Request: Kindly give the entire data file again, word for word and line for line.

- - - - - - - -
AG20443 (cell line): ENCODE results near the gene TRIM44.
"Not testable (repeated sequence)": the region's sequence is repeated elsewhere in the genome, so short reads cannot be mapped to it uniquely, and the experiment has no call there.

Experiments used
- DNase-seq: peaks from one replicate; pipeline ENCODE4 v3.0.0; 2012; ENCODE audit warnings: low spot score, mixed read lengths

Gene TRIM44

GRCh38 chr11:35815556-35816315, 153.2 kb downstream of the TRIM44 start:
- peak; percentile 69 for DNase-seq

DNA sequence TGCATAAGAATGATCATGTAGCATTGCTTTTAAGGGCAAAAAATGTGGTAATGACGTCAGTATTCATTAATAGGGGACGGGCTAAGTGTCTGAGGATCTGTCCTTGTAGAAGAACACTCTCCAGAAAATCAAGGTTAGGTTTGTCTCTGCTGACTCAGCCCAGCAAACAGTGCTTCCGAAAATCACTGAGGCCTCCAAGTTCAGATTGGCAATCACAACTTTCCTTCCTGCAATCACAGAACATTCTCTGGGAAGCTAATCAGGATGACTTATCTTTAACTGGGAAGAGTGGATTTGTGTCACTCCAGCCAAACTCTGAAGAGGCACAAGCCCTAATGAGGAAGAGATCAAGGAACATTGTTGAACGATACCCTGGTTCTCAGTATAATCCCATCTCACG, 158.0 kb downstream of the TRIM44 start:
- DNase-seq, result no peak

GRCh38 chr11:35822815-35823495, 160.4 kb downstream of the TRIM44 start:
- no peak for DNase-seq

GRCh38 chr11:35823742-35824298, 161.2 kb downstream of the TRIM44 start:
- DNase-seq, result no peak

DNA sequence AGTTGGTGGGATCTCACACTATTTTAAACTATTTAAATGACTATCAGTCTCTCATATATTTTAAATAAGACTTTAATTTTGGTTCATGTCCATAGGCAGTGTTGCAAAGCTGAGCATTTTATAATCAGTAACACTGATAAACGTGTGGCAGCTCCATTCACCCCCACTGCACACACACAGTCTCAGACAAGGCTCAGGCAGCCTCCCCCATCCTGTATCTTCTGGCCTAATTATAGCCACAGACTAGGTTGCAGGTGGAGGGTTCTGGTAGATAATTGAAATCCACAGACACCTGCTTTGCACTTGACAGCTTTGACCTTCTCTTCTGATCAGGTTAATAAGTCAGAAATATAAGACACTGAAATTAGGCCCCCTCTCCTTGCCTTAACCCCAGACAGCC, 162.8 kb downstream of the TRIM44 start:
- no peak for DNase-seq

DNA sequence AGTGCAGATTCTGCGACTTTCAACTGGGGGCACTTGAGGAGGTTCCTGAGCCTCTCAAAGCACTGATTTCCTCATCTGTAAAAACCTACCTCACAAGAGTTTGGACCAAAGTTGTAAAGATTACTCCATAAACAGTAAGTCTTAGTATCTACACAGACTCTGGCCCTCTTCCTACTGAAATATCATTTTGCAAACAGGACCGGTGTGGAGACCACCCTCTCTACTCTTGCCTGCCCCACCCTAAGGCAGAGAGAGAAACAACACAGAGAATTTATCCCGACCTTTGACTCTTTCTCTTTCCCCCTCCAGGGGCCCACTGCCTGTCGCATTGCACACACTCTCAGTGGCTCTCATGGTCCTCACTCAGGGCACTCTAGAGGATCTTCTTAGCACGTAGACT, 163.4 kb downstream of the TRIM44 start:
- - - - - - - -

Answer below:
AG20443 (cell line): ENCODE results near the gene TRIM44.
"Not testable (repeated sequence)": the region's sequence is repeated elsewhere in the genome, so short reads cannot be mapped to it uniquely, and the experiment has no call there.

Experiments used
- DNase-seq: peaks from one replicate; pipeline ENCODE4 v3.0.0; 2012; ENCODE audit warnings: low spot score, mixed read lengths

Gene TRIM44

GRCh38 chr11:35815556-35816315, 153.2 kb downstream of the TRIM44 start:
- peak; percentile 69 for DNase-seq

DNA sequence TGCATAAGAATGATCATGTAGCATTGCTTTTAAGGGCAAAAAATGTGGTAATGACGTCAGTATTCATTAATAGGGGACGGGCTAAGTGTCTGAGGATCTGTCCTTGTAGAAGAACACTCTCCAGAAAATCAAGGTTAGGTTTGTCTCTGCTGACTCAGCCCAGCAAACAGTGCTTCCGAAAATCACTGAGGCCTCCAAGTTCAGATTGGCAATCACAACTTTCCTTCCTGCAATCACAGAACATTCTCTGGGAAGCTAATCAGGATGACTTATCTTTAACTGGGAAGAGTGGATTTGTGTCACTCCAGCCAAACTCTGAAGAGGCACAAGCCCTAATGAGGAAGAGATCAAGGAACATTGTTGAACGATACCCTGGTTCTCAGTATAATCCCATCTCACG, 158.0 kb downstream of the TRIM44 start:
- DNase-seq, result no peak

GRCh38 chr11:35822815-35823495, 160.4 kb downstream of the TRIM44 start:
- no peak for DNase-seq

GRCh38 chr11:35823742-35824298, 161.2 kb downstream of the TRIM44 start:
- DNase-seq, result no peak

DNA sequence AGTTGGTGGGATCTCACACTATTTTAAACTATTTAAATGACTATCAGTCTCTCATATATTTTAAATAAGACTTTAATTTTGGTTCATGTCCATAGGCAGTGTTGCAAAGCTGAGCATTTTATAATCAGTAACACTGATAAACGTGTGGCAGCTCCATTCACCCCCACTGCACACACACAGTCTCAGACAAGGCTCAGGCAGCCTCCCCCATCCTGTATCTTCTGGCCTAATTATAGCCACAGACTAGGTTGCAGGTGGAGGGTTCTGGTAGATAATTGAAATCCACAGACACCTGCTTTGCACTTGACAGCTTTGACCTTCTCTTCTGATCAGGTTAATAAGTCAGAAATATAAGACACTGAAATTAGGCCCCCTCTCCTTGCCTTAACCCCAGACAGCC, 162.8 kb downstream of the TRIM44 start:
- no peak for DNase-seq

DNA sequence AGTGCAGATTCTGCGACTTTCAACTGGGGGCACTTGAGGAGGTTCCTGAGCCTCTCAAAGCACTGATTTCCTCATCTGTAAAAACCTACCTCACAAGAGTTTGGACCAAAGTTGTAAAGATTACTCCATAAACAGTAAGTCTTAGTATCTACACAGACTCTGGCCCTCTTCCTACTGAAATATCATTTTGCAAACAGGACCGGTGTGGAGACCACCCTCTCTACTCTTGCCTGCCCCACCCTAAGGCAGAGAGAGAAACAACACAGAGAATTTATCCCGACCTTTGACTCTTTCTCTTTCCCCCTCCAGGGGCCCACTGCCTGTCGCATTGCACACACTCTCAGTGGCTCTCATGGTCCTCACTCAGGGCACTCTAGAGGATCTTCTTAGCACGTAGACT, 163.4 kb downstream of the TRIM44 start: